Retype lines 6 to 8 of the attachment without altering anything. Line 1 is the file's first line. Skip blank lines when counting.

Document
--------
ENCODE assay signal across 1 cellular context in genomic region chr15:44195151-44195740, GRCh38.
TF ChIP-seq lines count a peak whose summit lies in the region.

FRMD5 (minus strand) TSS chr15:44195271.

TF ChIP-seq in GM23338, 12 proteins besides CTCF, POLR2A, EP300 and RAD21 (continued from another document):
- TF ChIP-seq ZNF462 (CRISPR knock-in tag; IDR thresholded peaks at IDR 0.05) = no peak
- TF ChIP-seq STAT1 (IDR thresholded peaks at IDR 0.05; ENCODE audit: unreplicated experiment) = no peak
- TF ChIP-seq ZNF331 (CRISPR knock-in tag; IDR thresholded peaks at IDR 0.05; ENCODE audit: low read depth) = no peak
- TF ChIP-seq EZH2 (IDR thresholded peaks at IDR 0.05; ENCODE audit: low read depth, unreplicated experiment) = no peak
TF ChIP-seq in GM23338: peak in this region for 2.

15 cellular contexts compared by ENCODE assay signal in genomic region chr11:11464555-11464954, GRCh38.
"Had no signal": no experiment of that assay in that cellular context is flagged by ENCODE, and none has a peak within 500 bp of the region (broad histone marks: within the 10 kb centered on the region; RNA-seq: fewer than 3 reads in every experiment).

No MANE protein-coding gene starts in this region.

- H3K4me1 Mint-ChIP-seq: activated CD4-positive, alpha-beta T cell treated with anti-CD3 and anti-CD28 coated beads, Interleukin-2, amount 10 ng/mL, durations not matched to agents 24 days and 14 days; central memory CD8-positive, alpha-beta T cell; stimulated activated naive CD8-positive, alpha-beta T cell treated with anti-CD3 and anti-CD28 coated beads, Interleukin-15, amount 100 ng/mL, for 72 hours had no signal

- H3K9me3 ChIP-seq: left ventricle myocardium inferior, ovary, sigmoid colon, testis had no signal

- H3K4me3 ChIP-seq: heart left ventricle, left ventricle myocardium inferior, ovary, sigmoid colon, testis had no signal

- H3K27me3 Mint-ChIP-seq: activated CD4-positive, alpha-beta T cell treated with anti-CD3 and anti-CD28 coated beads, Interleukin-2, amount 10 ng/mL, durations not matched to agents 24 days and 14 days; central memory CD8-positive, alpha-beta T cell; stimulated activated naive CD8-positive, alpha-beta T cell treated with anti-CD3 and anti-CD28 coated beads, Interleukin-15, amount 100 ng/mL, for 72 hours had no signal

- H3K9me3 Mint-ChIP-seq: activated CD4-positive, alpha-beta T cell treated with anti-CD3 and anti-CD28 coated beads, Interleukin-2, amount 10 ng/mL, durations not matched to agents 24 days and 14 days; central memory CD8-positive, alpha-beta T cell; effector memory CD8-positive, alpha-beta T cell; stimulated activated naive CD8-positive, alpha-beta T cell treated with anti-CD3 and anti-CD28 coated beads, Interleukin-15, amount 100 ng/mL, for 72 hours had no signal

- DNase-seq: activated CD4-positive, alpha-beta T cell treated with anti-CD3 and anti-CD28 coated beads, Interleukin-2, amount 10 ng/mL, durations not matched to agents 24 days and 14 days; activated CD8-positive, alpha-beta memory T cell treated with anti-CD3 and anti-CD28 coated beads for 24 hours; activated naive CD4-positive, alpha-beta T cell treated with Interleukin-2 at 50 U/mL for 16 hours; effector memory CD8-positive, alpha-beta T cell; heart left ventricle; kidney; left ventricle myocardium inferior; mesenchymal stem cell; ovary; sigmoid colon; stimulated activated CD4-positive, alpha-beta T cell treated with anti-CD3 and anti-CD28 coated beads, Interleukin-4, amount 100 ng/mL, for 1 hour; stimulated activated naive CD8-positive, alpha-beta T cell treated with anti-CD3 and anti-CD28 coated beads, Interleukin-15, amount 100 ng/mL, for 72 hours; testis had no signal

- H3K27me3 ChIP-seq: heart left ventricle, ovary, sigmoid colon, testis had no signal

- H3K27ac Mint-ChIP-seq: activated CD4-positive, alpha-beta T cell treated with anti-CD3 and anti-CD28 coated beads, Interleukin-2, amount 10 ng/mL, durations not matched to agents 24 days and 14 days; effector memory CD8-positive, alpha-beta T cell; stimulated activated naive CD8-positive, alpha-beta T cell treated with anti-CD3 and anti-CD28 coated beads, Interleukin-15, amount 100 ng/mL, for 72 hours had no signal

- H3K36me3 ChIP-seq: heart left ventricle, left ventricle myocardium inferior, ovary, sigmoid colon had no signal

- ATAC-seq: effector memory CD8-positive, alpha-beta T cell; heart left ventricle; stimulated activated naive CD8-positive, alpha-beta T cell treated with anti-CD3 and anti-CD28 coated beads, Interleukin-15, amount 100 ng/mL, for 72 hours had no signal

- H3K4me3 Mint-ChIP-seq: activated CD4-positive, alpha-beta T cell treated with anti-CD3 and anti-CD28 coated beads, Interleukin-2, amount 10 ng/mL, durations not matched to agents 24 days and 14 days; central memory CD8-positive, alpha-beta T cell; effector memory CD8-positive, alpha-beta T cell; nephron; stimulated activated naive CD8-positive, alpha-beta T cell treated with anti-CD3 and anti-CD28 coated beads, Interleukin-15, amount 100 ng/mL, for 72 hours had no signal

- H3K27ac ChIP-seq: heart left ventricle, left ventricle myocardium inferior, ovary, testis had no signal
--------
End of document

- TF ChIP-seq STAT1 (IDR thresholded peaks at IDR 0.05; ENCODE audit: unreplicated experiment) = no peak
- TF ChIP-seq ZNF331 (CRISPR knock-in tag; IDR thresholded peaks at IDR 0.05; ENCODE audit: low read depth) = no peak
- TF ChIP-seq EZH2 (IDR thresholded peaks at IDR 0.05; ENCODE audit: low read depth, unreplicated experiment) = no peak